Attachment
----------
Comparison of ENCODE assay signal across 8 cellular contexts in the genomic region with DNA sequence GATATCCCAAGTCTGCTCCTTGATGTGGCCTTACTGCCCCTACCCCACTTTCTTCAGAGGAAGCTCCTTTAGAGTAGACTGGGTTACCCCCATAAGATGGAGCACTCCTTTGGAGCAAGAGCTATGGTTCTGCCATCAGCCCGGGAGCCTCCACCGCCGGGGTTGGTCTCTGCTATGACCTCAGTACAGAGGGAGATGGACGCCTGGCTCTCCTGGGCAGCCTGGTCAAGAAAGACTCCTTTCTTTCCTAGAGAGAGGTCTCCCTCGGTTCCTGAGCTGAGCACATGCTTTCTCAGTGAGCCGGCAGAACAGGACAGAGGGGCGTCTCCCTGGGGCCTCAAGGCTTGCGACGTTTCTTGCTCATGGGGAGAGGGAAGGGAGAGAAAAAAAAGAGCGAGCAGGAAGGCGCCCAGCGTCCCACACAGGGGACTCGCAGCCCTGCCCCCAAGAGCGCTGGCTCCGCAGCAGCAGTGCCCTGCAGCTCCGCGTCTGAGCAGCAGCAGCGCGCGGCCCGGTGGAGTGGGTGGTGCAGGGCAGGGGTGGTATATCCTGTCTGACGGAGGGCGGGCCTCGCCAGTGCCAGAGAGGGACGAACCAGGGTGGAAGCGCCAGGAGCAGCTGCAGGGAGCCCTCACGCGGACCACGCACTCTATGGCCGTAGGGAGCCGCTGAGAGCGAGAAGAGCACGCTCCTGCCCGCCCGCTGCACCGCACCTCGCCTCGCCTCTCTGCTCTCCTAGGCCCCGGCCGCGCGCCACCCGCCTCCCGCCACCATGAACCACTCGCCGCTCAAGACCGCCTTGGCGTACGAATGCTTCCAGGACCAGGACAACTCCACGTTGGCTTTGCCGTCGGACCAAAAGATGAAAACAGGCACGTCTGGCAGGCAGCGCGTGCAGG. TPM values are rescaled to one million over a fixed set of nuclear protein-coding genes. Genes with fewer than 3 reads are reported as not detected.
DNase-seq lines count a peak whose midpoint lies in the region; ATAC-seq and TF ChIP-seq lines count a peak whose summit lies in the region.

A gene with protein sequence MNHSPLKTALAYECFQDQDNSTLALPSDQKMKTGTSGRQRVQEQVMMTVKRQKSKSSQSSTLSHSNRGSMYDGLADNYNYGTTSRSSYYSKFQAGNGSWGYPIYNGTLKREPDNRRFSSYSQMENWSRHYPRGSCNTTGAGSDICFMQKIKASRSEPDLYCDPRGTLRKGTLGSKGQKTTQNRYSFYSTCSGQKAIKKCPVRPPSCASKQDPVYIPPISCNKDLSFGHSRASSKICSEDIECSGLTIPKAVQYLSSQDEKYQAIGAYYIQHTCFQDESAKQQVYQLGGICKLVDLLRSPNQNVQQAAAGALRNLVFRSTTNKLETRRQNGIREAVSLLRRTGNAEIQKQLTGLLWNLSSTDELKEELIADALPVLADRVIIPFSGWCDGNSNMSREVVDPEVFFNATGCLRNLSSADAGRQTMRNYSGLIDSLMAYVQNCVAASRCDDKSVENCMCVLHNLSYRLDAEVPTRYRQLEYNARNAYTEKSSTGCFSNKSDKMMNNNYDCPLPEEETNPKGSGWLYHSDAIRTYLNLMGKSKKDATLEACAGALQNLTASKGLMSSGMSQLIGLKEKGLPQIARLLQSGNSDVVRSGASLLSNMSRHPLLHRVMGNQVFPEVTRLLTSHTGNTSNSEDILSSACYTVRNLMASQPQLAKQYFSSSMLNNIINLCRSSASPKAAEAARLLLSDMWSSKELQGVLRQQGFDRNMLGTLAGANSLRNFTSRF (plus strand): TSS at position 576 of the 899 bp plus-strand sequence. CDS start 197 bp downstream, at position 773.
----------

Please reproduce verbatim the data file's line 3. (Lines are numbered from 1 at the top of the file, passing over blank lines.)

A gene with protein sequence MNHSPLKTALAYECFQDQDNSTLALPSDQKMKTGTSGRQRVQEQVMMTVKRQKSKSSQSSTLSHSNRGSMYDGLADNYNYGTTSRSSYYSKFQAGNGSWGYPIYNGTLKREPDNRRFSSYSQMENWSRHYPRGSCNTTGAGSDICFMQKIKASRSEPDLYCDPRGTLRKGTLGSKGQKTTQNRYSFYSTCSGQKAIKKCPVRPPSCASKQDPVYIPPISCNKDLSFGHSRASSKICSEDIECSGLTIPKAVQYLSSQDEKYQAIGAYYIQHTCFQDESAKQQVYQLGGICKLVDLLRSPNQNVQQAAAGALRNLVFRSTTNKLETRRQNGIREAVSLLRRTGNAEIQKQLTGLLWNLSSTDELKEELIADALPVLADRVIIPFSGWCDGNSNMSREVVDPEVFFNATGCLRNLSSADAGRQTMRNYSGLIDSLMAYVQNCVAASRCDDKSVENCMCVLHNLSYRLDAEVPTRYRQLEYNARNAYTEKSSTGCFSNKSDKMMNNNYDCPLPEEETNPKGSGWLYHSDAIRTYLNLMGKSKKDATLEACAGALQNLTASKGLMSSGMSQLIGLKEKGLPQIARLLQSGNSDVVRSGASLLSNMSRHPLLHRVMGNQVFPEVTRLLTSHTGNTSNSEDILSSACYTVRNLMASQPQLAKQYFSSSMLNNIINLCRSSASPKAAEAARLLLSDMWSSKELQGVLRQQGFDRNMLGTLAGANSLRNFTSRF (plus strand): TSS at position 576 of the 899 bp plus-strand sequence. CDS start 197 bp downstream, at position 773.